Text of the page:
By Tony Attwood
A major part of the argument that suggests that referees are not following the laws of the game but are following a different set of rules has come from Mark Clattenburg in relation to the notorious Chelsea v Tottenham game near the end of the 2015/16 season.
In an interview he has admitted that he could and indeed should have sent off a number of players but allowed them to stay on the pitch so that they would (in his own words) “self-destruct”.
However my understanding of the laws of the game is that referees have no such leniency – there are regulations about what sort of behaviour is punishable, and what sort of punishment should be meted out.
If the referees did have this level of discretion within the laws of the game then the referee could at any time decide (for example) not to punish deliberate hand ball in the penalty area with a penalty, for some “greater good” which he or she has in mind.
In fact referees do this sort of thing quite a lot – particularly with time wasting by goalkeepers – and it is something that is quite annoying since it clearly gives a benefit on the pitch to the offending team. And indeed this is the problem always with the argument of bending the rules.
Let us imagine that Clattenburg had allowed Tottenham to get away with their crude and violent play, as he did, but they then went on to win by enough goals to have given them the title and deprive Leicester. What would Clattenburg have done then? Started sending Tottenham players off retrospectively? I doubt it.
Clattenburg did in fact book nine Tottenham players in the match and it was notable that the PL did nothing in terms of a deduction of points – the sort of punishment that Arsenal suffered during the Graham era after a game with far fewer such incidents. Arsenal lost two points as a result.
Subsequently in the Chelsea Tottenham punch-up Mousa Dembélé received a six-match ban from the FA for gouging one of the eyes of Diego Costa. The referee did nothing about it on the night.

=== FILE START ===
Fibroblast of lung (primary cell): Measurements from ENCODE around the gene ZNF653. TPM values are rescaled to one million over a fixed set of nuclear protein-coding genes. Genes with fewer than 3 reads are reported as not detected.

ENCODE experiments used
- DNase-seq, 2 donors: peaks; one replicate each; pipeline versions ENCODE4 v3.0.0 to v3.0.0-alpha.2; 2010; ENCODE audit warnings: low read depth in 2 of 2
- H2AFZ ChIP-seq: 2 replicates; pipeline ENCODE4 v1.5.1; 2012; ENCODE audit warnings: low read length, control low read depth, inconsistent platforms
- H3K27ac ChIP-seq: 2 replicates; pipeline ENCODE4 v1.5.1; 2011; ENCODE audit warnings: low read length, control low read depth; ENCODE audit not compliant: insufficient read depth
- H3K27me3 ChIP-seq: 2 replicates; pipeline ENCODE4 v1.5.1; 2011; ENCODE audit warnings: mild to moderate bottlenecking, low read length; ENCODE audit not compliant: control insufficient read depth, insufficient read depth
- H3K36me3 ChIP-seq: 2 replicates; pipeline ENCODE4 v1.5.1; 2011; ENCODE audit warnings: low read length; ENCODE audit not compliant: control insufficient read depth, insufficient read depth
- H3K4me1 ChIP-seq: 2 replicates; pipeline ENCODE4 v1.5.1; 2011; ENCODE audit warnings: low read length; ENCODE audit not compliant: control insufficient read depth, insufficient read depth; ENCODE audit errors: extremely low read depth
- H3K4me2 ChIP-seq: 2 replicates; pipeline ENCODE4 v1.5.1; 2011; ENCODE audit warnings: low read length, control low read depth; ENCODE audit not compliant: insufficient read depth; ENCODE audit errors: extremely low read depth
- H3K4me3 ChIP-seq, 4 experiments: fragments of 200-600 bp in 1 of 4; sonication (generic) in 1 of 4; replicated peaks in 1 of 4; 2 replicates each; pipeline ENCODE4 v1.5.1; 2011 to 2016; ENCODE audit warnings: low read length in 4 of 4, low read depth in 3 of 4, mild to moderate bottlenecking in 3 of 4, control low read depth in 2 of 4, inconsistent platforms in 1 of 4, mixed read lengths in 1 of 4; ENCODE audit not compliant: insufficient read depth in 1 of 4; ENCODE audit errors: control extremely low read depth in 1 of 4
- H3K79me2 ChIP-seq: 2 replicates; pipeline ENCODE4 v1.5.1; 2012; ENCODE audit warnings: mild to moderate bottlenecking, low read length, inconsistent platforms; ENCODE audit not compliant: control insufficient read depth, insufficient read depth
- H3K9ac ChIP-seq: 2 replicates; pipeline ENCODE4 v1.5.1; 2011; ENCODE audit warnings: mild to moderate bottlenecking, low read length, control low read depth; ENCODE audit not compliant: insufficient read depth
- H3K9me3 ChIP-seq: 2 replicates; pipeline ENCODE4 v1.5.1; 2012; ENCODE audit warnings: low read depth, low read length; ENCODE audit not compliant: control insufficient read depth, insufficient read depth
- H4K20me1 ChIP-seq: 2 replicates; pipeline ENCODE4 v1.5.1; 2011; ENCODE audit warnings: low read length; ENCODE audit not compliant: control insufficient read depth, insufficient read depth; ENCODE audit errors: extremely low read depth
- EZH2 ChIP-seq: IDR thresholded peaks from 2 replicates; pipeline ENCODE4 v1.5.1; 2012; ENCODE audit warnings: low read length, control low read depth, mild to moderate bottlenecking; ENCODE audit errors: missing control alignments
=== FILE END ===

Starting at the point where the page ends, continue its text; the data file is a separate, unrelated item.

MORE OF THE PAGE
The problem with the referee adjusting the laws of the game to suit his own desires is that we are no longer watching football, but a game in which the teams are playing to different rules, adjusted by referees as they go along.
Untold has long argued that referees are changing the rules as they work, in order to influence matches, and it is good to hear one of them admit it. His claim that he did it to avoid getting any blame is not particularly believable since referees get blame for match fixing quite regularly in the Premier League, and it never seems to harm their careers under PGMO. Indeed we have shown referees getting under 50% of major decisions right, and still no one in the media or in PGMO blinks.
So I guess we can be glad that at last a referee has admitted that he didn’t referee the game according to the laws but according to a set of rules he had introduced himself. And it is interesting to note that one of the explanations as to what is going on in PL games is now confirmed.
We’ve often said that PL games could be refereed as they are, with the multiplicity of errors that our evidence, carefully gathered with video examples, (see for example 160 games analysed) reveals for any one of several reasons
a) The referees are incompetent
b) There is large scale match fixing going on
c) The referees are working to their own personal agendas
In this case we have an example of Type C referee action.
Of course it doesn’t mean that what was actually happening was Type III match fixing, which is a different kettle of fish all together.
But still, good of him to admit that something was going on. As far as I can tell, it is going on all the time.
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